RF Sports YouTube channel is conduit for relationships
RIVER FALLS – “Winner winner chicken dinner!” trumpeted River Falls Assistant City Administrator Jason Stroud to his co-workers when he received his $10 gift card to Tarnation Tavern in River Falls this past week.
Stroud won his free “Charlie Cat Hot Chicken” from Tarnation Tavern by watching a River Falls High School girls’ basketball game against Rice Lake days earlier. He was the first correct answer to the halftime trivia question on the River Falls Sports YouTube broadcast.
Stroud and his fourthgrade daughter, Olivia, watch as many Wildcat girls’ basketball games as they can because, says Stroud, “I’ll take every opportunity for Olivia to want to spend time watching with me because one day she probably won’t.”
Stroud’s office desk is about 40 feet away from River Falls Municipal Utilities Director Kevin Westhuis’ desk. Luck of the draw, building relationships is what Westhuis has been doing since he and his wife, Colleen, moved to River Falls from Fort Collins, Co., in March 2013.
Westhuis is a Waupun, Wis., native. The name “Waupun” comes from the Ojibwe word, “waubun,” meaning “the dawn of day.” The state of Wisconsin made a spelling error back in 1839 and Waupun residents must have just figured in their best upper Midwest Charlie Berens impression, “Oh jeez, what the heck, why bother to change it? We got them cows to milk.”
“Why bother” and Kevin Westhuis fit together about as much as manscaping and the 1982 Milwaukee Brewers. If there is something to improve River Falls and Westhuis has a passion for it, you can bet your Bucky Badger it will be done. Those artistically painted power boxes around River Falls, those are all Kevin Westhuis. The Norman Rockwell-like Christmas lights on Main Street, yep, that’s Kevin Westhuis, too. He didn’t paint them or hang the lights, but they were his brainchild.
River Falls Municipal Utilities is #1 in the state and #2 in the entire country for customer participation in green energy purchases. Westhuis is asked how they do it at statewide meetings.
“Mike Noreen asks,” said Westhuis. “You would be surprised what a simple ask can accomplish.”
“Kevin is competitive,” said Noreen, the city Conservation and Efficiency Coordinator, “and sports creep into work at the city with fun ‘batting orders’ at weekly meetings.”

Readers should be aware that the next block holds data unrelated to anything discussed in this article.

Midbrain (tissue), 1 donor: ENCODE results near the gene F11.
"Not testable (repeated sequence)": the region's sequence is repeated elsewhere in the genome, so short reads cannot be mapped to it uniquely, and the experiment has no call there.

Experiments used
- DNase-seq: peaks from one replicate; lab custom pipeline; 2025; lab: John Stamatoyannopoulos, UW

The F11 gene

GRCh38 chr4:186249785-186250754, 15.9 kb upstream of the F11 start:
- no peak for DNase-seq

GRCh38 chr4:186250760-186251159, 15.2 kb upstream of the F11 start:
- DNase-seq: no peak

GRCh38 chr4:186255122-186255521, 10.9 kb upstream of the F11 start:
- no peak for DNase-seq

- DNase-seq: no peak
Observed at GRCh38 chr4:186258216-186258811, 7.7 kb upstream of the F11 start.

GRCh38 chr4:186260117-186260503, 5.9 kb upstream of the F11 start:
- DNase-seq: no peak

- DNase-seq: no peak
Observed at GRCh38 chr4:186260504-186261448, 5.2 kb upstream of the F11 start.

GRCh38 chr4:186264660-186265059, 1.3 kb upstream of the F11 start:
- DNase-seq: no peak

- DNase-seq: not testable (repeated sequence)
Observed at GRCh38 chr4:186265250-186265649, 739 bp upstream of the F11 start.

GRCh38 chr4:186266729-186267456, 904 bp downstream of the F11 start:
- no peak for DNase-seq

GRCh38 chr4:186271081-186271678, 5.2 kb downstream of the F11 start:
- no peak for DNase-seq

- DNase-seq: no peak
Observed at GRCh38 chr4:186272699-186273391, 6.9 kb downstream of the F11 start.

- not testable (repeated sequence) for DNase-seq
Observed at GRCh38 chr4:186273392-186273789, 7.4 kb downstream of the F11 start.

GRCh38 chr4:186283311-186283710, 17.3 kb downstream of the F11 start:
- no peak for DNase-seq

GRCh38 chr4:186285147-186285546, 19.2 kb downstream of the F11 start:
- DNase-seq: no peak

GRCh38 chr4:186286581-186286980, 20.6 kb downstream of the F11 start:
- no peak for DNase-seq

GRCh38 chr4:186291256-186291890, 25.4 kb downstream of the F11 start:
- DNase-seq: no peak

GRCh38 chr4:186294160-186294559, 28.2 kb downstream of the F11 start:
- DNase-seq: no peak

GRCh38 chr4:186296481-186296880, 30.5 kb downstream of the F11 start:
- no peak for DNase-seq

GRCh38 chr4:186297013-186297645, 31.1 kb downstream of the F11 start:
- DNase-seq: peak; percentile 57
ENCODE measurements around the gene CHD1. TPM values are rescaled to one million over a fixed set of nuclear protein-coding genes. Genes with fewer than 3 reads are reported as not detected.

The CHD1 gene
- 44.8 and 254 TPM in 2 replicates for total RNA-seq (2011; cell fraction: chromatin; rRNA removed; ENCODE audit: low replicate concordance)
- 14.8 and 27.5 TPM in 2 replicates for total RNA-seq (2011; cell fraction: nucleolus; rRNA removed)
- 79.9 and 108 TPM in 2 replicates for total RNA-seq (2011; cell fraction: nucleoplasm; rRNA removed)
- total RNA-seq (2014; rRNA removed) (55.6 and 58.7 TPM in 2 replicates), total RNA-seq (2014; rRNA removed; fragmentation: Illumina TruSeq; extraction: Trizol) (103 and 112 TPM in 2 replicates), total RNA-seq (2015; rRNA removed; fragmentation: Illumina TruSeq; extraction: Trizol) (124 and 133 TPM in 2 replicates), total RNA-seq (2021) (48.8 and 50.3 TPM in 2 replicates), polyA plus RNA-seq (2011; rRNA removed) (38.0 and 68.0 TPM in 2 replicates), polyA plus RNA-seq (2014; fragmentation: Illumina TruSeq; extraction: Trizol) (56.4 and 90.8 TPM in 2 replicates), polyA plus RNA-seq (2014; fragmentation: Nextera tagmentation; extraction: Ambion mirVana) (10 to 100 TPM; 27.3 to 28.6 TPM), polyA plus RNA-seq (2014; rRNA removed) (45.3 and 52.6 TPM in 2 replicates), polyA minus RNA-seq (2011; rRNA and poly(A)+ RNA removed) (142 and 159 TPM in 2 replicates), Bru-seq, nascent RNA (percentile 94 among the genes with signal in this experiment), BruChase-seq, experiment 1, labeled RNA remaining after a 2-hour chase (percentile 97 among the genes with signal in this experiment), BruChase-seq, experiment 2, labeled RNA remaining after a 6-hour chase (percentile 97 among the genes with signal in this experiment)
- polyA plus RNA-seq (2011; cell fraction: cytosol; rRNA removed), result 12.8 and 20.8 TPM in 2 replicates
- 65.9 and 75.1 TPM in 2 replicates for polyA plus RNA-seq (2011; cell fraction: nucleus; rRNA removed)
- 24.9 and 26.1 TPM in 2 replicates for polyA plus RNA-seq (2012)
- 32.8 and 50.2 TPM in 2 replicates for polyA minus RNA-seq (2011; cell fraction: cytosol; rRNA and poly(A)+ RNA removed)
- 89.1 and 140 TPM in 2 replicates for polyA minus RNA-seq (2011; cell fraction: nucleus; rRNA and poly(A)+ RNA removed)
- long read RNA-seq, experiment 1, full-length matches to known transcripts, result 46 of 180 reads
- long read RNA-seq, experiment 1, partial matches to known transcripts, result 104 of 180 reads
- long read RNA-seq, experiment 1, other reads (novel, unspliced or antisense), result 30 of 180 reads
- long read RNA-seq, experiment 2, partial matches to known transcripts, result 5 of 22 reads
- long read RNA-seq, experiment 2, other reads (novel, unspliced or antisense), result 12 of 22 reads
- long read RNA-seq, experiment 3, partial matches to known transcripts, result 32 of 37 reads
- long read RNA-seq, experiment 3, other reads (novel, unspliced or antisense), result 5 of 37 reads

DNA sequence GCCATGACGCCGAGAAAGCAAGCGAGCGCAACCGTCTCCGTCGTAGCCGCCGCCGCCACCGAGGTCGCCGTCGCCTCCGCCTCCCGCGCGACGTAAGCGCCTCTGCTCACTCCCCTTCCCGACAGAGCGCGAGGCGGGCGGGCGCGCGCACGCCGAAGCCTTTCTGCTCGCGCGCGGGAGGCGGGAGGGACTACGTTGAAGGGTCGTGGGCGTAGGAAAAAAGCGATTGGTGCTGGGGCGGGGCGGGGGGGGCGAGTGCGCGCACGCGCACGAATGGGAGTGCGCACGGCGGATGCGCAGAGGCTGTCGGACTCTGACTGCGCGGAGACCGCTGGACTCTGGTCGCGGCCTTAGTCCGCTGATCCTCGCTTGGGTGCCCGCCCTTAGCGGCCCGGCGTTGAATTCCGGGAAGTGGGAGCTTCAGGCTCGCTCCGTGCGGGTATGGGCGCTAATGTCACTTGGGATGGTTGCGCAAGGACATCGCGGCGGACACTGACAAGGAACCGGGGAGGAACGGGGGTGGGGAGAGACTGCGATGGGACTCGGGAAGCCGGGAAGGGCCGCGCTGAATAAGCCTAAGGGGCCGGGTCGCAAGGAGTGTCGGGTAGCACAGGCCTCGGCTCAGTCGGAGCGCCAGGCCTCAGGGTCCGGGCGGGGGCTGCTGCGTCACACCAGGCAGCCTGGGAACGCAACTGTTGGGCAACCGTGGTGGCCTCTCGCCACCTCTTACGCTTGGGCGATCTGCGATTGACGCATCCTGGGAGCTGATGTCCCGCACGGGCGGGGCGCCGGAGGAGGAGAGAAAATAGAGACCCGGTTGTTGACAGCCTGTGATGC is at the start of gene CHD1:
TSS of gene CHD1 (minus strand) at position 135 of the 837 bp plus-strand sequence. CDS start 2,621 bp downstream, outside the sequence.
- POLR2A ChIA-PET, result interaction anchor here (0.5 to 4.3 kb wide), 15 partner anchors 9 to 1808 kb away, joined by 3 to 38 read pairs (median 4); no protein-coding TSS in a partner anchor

“Sports has always been a way Kevin connects with people and forms relationships,” said his wife of 33 years, Colleen. “That’s what happened when we moved here, too.”
Westhuis had been live-video-streaming his son’s (Kyle) high school baseball games in Fort Collins back in the dial-up internet days. Kyle’s Rocky Mountain High won four straight Colorado state baseball titles.
“Next thing I know I was doing stuff for all four high schools in Fort Collins like six days a week,” said Westhuis. “It just took off.”
“I nicknamed him Howard when I first met him,” said Colleen, referring to longtime ABC Sports broadcaster, Howard Cosell.
Colleen Westhuis grew up in Chicago and worked as an usher at Chicago Cubs and White Sox games during the summer in high school and she went to college in Michigan. She and Kevin met when he was visiting a friend.
“His pick-up line to me was ‘I play hockey,’” said Colleen, and she sarcastically rolled her eyes and replied, “I’m impressed.”
And she walked away. Westhuis has the persistency of a stalagmite and it not only won Colleen over but it’s also the reason his volunteer-run River Falls Sports YouTube broadcasts have almost a million views in the last four years.
“My why is two things,” said Westhuis. “It’s fun and it’s a conduit for relationships. It’s about planting seeds everywhere.”
Westhuis is the “Wiley Appleseed” of Wildcat Athletics and the branches are becoming stronger by the day.
The River Falls Sports YouTube play-off football broadcast against West De Pere this fall had close to 12,500 views. Now, that’s not just 12,500 people, that’s just how many devices have clicked on the link for that game. The Wildcat regional final girls’ volleyball game against Chippewa Falls in late October had close to 6,000 views. Not only are more and more people watching the games on-line in droves, the actual people in seats at the games have been more.
“A snowy night might keep some people at home watching,” said Westhuis. “But all the broadcasts do is create awareness. The viewer feels like they were a part of it even though they weren’t there and it makes them want to go to a game now because they’re aware of it and invested.”